On your own: Young people’s experiences of leaving care

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Posted 22 May 2012, 0 comments
Laura Rodrigues
From our Policy team

For children who grew up in the care of their local authority, leaving can be a scary, explains Laura Rodrigues, who met several over the past few days.

For children who grow up in the care of their local authority, leaving can be a scary, daunting and confusing experience. At age 18 most of these young people find themselves in the world without the family support most young people have.

Local authorities are expected to continue to provide support for these young people up until age 21. They have duties to provide financial support, meet the young person’s needs and ensure they have suitable accommodation. 

But what do these young people actually experience when they leave local authority care and set up on their own?

I recently met with a group of four care-leavers that our Lancashire Children’s Rights Service works with. The young people told me about their experiences leaving care and the challenges they face.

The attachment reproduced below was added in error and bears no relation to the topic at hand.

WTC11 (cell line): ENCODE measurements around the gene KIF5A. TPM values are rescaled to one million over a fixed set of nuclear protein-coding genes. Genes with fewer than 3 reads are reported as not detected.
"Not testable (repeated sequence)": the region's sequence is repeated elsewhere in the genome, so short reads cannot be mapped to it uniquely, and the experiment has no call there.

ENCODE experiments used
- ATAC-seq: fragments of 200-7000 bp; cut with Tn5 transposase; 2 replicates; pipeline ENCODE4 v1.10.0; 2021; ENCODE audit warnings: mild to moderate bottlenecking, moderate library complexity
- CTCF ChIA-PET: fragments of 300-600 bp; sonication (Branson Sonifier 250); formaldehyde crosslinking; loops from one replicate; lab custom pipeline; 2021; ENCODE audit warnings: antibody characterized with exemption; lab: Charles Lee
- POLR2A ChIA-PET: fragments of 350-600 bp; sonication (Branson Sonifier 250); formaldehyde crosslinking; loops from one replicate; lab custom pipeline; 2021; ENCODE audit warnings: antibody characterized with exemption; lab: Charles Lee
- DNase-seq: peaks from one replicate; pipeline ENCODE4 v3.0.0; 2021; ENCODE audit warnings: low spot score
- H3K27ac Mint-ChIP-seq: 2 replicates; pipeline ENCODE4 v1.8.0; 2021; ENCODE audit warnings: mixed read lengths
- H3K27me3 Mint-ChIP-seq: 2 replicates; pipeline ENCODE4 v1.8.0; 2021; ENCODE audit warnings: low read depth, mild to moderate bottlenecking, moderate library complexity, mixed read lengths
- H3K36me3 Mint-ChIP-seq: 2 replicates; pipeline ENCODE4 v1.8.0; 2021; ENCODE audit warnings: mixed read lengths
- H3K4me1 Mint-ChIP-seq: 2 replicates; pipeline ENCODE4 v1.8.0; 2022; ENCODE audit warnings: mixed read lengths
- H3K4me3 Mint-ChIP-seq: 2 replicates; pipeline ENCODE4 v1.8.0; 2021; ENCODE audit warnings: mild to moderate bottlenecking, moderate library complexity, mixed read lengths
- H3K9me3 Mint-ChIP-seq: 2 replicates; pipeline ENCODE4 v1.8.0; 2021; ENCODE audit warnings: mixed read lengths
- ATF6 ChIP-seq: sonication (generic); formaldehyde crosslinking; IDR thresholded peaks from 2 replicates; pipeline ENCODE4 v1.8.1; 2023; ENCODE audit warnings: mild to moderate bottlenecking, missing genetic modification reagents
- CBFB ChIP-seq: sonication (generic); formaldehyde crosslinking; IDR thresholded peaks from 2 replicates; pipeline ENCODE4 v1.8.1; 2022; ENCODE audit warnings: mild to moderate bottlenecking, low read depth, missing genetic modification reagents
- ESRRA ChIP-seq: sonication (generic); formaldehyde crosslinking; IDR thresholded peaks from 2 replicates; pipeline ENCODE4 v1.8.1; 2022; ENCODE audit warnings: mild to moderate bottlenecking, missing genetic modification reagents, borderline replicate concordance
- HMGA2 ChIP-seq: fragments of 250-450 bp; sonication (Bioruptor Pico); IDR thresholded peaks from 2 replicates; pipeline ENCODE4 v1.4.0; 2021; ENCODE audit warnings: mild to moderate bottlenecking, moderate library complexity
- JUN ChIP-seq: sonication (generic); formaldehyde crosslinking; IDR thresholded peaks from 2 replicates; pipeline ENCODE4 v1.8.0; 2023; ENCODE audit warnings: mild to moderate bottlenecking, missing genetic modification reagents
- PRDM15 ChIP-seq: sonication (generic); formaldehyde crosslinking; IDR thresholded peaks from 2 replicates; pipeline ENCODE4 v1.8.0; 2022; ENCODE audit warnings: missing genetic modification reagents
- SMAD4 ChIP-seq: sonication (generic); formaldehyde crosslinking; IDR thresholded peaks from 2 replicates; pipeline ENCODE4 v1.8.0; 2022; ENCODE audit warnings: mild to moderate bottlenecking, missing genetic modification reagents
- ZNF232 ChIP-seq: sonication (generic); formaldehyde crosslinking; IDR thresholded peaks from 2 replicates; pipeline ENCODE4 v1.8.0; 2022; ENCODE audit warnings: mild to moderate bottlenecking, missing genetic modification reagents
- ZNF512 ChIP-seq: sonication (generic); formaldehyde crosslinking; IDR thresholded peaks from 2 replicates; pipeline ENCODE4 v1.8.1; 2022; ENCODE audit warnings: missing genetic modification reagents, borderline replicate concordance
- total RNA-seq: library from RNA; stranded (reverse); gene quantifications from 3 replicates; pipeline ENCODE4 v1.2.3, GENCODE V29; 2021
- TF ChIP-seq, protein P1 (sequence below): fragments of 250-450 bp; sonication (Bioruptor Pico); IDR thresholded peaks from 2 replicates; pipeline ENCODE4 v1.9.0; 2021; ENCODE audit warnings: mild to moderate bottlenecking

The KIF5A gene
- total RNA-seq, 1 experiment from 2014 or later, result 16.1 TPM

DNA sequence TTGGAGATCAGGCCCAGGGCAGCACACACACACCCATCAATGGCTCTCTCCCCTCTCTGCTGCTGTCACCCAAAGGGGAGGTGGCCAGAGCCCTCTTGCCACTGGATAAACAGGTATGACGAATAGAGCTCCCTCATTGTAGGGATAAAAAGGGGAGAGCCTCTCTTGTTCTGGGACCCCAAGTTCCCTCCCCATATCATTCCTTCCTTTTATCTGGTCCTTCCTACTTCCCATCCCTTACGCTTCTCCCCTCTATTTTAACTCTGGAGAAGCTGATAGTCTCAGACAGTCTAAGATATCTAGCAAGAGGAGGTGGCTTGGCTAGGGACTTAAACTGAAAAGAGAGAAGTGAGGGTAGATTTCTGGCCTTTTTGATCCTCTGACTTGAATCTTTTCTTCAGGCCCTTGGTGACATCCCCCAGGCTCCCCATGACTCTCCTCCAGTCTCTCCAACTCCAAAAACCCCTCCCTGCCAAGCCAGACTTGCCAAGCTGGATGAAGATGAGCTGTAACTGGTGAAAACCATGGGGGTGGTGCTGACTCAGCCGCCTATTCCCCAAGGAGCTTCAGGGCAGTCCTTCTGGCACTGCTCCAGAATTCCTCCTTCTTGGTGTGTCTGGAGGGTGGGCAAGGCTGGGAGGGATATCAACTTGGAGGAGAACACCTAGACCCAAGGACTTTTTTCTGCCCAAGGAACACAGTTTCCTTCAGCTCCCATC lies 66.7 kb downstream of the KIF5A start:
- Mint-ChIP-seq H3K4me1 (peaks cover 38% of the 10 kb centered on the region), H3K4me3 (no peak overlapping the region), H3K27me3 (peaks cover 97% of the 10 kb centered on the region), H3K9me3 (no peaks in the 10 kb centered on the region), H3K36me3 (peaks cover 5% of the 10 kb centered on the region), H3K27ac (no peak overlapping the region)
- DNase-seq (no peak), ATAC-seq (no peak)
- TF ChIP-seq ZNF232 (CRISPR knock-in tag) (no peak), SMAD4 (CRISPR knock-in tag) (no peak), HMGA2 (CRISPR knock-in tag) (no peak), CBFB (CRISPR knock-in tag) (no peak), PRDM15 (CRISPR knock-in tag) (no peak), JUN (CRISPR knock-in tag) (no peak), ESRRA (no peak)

This lively and engaging group were certainly not short of things to say. While there were some negative comments, they appreciated the independence that came with leaving care.

'Able to create a future for yourself'

As one young person told me, leaving care meant being 'able to create a future for yourself by making your own decisions'.

However, they also shared some truly upsetting experiences. These included being left alone all day when moving flat with no food and no money, and being told by a health professional that their mental health issues ‘were not valid’.

The main problems seemed to be the lack of support provided by leaving care teams and the lack of information given to the young people particularly around their benefit entitlement.

Moreover, only one of the young people was given a choice of accommodation or area when they left care. As one young person said, ‘You don’t have a say in where you want to live in or the area you want’.

’Everyone is unique and has unique needs’

We also discussed the age of leaving care.

While many young people increasingly rely on their parents and families for support into their mid (and even late) twenties, we expect those who may have had particularly difficult childhoods and have experienced the care system to leave care at the age of 18.

The care-leavers stated that they felt the age for leaving care should be between 21 and 25, and should depend on a person’s needs and circumstances.

As one young person said, ‘Everyone is unique and has unique needs’.

By Laura Rodrigues, Policy Officer

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